Final Score: N.C. State 69, Connecticut 65
Twitter Recap: Napier owns 1st half, Howell takes over 2nd. Pack pivot awakens, dominates inside along w/Leslie. NCSU prevails despite late boneheaded play
Napier leaves his mark. The star junior guard scored UConn’s first ten points (three triples and a free throw). Normally a second half player, Napier did all the heavy lifting for the Huskies in first half while Boatright and Daniels struggled from the floor. N.C. State did clamp down on Napier as the game wore on, which allowed the Wolfpack to climb back into the game. After nailing three of his first four shots—all from downtown—the Huskies scoring ace missed seven of his final ten attempts and had to work harder for those looks.
Where UConn fell apart. Connecticut canned five of its first six 3-pointers to jump out to an early 20-9 lead. In so doing, the shooting spree built more than just a comfortable, double-digit advantage; it built a false sense of security from behind the arc which ultimately doomed the Huskies for the rest of the night. UConn began to settle, using dribble penetration to collapse the N.C. State defense and free open shooters rather than to attack the rim. The Huskies jacked up a slew of 3’s early in the shot clock, and when they stopped falling, the Wolfpack leaked out and parlayed the long rebounds into easy transition buckets. UConn connected on only 3 of its final 17 attempts from long-range following the early surge. It didn’t help either that the team missed several bunnies at the hoop, especially in the first half.
Turnovers loom large. Both teams were careless with the basketball down the stretch—an especially troubling theme thus far for the Wolfpack that has contributed to their rocky start—and the Huskies took a tumble as a result. Connecticut turned the ball over six times in the game’s final 14 minutes—all at the most inopportune times—and watched five of the six turnovers lead directly to N.C. State points. That’s a 10 to 20 point swing in a game that was ultimately decided by two baskets.
UConn’s frontcourt quiet again. Enosch Wolf had a coming out party scoring 10 points (all in different ways) while pulling down seven rebounds. Whether that’s a fluke or a sign of something greater to come is still unclear. What is clear, however, is that the Huskies need a lot more out of their other frontcourt weapons. Tyler Olander and sharp-shooting swingman Niels Giffey were each scoreless on the night and relatively punchless on the defensive end. For UConn to be a player in the Big East, not only does Wolf need to maintain this level of play, but the veterans must elevate theirs.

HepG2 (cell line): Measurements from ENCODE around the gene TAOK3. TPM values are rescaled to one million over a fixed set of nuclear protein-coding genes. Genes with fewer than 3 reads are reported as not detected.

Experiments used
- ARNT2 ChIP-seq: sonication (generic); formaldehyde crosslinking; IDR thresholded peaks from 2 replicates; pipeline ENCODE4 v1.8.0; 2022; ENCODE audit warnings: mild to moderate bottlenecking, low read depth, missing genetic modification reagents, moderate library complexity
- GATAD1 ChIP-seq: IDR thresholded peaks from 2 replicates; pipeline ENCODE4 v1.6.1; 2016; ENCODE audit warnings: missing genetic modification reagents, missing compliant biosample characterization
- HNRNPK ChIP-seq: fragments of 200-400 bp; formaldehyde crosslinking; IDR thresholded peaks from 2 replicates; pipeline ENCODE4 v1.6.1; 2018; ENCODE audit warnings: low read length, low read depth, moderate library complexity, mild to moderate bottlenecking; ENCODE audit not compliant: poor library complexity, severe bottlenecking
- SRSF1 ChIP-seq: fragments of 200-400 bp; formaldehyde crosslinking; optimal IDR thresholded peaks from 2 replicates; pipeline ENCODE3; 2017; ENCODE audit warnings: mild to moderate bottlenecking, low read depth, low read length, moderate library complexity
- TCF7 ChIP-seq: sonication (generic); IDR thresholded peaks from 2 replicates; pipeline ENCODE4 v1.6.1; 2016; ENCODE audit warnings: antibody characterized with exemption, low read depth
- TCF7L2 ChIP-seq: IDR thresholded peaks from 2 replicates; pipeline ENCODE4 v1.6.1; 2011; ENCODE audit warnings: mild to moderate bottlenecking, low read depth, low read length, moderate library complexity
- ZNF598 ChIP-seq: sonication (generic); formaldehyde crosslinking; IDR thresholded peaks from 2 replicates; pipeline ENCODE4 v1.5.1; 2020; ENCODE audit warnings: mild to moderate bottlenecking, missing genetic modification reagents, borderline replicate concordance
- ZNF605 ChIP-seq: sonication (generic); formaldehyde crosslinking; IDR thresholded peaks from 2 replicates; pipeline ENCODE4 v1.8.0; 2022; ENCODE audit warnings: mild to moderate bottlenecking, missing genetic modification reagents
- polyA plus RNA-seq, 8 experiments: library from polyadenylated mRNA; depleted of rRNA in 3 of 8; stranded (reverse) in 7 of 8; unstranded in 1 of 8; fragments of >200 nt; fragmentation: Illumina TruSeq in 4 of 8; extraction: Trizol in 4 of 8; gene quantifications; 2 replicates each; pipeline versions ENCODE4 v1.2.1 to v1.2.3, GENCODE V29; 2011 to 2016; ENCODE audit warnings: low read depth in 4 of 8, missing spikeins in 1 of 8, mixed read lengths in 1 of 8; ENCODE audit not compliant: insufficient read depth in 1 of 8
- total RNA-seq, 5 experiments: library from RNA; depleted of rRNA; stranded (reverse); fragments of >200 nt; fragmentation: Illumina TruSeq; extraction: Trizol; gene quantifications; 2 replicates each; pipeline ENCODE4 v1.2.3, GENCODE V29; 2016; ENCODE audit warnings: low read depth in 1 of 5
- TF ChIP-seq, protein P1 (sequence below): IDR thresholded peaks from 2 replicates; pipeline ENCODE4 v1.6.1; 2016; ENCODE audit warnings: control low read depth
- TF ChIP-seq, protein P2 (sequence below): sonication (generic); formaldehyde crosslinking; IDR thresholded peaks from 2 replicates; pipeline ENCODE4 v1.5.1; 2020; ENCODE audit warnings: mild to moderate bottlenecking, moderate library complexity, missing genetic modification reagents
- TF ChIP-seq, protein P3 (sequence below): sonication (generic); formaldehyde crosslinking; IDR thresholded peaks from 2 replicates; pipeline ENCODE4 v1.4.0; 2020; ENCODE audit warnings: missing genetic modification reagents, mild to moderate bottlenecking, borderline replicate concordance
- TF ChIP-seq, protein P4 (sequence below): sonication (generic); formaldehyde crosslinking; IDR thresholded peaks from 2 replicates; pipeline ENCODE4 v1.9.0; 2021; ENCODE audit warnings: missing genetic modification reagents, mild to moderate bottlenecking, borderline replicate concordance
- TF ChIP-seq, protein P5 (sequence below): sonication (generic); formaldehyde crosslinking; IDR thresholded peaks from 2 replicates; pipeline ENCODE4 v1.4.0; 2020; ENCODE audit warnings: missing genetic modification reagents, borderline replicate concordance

Howell takes over. About time. The Wolfpack center ruled the game after intermission, notching a double-double in the second half alone. Howell played his tail off all night, and his effort on both ends of the floor was pivotal in sparking N.C. State’s run beginning midway through the first half. The Huskies were the more active and hungry team all night; that’s been their M.O. so far this year. But N.C. State’s lone wolf wasn’t too shabby himself. His energy was the unsung savior of the game for the Pack.
Veterans step up. Nice to see you tonight, Lorenzo and Scott. Brown rediscovered his mid-range game in a big way, scoring 16 points on 7-of-15 shooting to provide the backcourt jolt. Wood, meanwhile, provided the perimeter scoring, sinking three of his six 3-point attempts and saving his one assist of the night for the biggest swing play of the game—a pretty feed to Howell for a conventional 3-point play that extended State’s 3-point lead to 6 with less than two minutes to play. C.J. Leslie was stellar too—even had the play of the night—but we know that already. He’s the one constant on a team rife with talented, but inconsistent players.
Conference implications. N.C. State’s win notwithstanding, this was not a particularly forceful statement by the ACC, which sent its preseason conference favorite to battle with a sanction-ridden team picked to finish ninth in the Big East by the coaches. Though we shouldn’t extrapolate one head-to-head matchup to the rest of each conference, the early referendum suggests the ACC may be a tad weaker than expected [at least at the top] while the Big East may be a little tougher [and deeper] than initially thought.